The collapse of Australia's corporate dress code has just made life more difficult for men

Donny Galella wearing a beige suit and black tie and weekender bag at Mercedes-Benz Fashion Week Resort 17 Collections at Carriageworks in Sydney. Christian Vierig/WireImage

Having a dress code at work wasn’t such a bad thing for men.

You didn’t have to think about what to wear. Just reach for the blue or grey suit, add a tie and white shirt, and slip on the black leather shoes.

But with corporate dress codes collapsing across Australia, the new, and mostly unspoken, standards come with their own challenges.

The relaxing of dress rules isn’t an excuse to swap the suit for jeans and pretend you’re working for a startup. There’s a catch.

At PwC, the list of acceptable clothing has been replaced with a simple message — staff should dress in a way that makes them feel great, is respectful to clients and colleagues, and safe and appropriate for the environment they are in.

This freedom to choose comes with the burden of decisions to find something to wear to fit the situation. As a consequence men now have to be more creative about their clothing choices.

And, for some, that’s a challenge. However, the latest research shows men are shopping more for clothes and are, supposedly, enjoying the experience.

Retailers see this as an opportunity.

A personal style

“Fashion retailers in particular have a lot to gain from this trend,” according to the annual AMP Capital Shopping Centres Recommended Retail Practice Report.

“As the younger generation enters the work force, and many large corporations begin to relax their formal dress codes, the days of wearing the same navy suit to work every day are gone.

“This means that many men are suddenly faced with the need to develop a personal style beyond the two days of the weekend.

“It’s not just young men either, even older generations are no longer wearing ties to the office every day. This creates a strong opportunity for fashion brands to provide curated services for men’s styling, such as working with personal style experts and creating environments where men feel comfortable shopping for fashion items.”

The AMP study talked with 750 shopping enthusiasts in Australia and New Zealand over three weeks in May. On top of that, there was an online survey of 1000 in Australia and 500 and New Zealand.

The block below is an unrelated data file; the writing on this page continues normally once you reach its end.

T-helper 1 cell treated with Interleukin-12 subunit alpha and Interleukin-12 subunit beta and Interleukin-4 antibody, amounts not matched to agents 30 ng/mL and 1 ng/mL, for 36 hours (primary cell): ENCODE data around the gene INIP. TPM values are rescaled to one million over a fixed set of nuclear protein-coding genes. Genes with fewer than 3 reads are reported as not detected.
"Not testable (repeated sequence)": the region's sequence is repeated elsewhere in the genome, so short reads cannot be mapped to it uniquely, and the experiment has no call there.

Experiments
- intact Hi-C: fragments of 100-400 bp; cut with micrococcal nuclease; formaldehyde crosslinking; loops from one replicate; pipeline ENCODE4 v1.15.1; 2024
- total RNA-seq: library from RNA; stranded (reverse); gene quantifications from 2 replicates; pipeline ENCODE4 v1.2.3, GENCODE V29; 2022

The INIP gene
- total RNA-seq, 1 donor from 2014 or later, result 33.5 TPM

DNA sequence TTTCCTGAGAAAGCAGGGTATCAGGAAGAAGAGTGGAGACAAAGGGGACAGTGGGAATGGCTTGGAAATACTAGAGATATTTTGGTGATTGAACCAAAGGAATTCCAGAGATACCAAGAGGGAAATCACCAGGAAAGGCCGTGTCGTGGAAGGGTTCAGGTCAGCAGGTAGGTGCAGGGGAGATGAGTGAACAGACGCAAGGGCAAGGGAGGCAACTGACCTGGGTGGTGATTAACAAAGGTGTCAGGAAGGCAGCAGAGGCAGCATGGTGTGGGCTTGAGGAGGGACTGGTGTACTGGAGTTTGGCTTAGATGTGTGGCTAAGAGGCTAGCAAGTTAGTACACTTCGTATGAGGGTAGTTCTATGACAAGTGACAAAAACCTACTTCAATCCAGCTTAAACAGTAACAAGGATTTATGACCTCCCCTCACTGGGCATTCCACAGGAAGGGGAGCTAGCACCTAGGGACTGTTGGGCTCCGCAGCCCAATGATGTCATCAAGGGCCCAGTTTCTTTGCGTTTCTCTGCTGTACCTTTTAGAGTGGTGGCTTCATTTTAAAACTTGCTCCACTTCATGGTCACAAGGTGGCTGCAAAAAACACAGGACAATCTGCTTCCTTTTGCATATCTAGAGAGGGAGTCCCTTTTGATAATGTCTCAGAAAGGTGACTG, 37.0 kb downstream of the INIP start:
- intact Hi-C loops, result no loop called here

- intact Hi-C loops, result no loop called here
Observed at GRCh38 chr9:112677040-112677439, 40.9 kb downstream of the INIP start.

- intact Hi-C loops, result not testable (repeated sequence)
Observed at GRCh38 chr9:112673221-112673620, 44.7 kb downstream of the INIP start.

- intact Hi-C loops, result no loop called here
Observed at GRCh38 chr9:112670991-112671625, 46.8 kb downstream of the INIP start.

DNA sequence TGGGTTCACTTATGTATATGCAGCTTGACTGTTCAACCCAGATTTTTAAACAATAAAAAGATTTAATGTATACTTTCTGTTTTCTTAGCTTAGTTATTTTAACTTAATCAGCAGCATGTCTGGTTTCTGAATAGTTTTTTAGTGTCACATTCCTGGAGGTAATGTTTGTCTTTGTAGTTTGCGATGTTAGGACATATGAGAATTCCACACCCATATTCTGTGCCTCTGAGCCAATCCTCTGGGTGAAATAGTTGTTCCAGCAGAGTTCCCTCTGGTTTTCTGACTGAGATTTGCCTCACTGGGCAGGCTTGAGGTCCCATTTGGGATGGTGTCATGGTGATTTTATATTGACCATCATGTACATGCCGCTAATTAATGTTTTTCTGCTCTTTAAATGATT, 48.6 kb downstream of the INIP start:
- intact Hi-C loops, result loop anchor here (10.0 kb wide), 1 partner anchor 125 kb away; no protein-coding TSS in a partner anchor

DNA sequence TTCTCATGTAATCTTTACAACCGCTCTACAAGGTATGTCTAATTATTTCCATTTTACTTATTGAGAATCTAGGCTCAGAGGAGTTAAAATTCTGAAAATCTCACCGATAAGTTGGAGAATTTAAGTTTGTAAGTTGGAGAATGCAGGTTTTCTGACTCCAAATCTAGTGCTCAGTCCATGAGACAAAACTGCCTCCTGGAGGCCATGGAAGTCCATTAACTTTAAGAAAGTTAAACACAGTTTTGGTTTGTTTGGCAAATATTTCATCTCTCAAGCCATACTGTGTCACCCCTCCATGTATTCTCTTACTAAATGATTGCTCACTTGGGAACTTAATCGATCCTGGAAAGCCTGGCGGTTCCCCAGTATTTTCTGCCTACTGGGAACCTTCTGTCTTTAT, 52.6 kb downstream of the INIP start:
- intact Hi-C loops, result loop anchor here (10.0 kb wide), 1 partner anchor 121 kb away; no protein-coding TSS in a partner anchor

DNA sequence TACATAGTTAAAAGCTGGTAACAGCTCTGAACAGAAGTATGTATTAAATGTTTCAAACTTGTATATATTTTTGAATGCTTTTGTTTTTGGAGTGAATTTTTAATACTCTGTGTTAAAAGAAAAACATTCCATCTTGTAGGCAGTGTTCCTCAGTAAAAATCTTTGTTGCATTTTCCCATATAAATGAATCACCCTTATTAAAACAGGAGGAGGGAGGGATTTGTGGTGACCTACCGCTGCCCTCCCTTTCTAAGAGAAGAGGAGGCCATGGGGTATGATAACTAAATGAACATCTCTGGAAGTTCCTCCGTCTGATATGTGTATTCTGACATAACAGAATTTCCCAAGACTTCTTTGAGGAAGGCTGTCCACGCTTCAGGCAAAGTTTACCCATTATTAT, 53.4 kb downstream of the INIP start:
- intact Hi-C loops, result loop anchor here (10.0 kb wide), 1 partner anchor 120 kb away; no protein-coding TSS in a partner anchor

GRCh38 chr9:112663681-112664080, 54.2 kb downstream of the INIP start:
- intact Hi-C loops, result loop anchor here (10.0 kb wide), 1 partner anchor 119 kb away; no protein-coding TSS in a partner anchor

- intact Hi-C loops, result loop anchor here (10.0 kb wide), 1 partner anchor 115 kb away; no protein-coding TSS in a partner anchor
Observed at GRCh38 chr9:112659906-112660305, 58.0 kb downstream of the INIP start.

Men like shopping?

Men are keen shoppers, according to the results which are aimed at informing retailers. Three quarters (75%) like shopping, and 22% say they love it, while 56% admit to visiting a shopping centre at least once a week.

Source: AMP Capital

“It might seem hard to believe, but men want shopping to become less of a necessity and more of a pastime,” says the study.

“Traditionally the face of retail has been predominately designed for women, and male shoppers feel under-catered for in the retail environment.

“Men tend to be more technology–focused than women, which makes them the prime target for digital disrupters such as Amazon, so bricks and mortar retailers need to do more to connect with men emotionally.”

Men, when compared to women, also have a different end game in mind when shopping.

Men have needs

Matt Jensen, the CEO and founder of clothing store M.J. Bale, says men typically shop because they have a need and not because they just want something.

“They may have an event or party coming up that they want to look their best, so come in to store with a specific vision or outcome in mind (such as a wedding),” he told Business Insider.

“Guys shop for value, so we’ll also spend time talking with the customer about how else he can use the garments to either dress up or dress down another look.”

Jensen says women are more happy to browse, not always looking for an outcome. Men only really come in to a store if they have a need or if something has caught their eye.

“Young guys tend to make more spontaneous decisions based on something they’ve seen and like, whereas mature customers are more considered in terms of their purchase, weighing up factors like quality, longevity and fit,” he says.

And the men don’t always make decisions on their own.

“A lot of guys tend to come in to store by themselves at first, then bring in their partner afterwards for approval and validation,” Jensen says.

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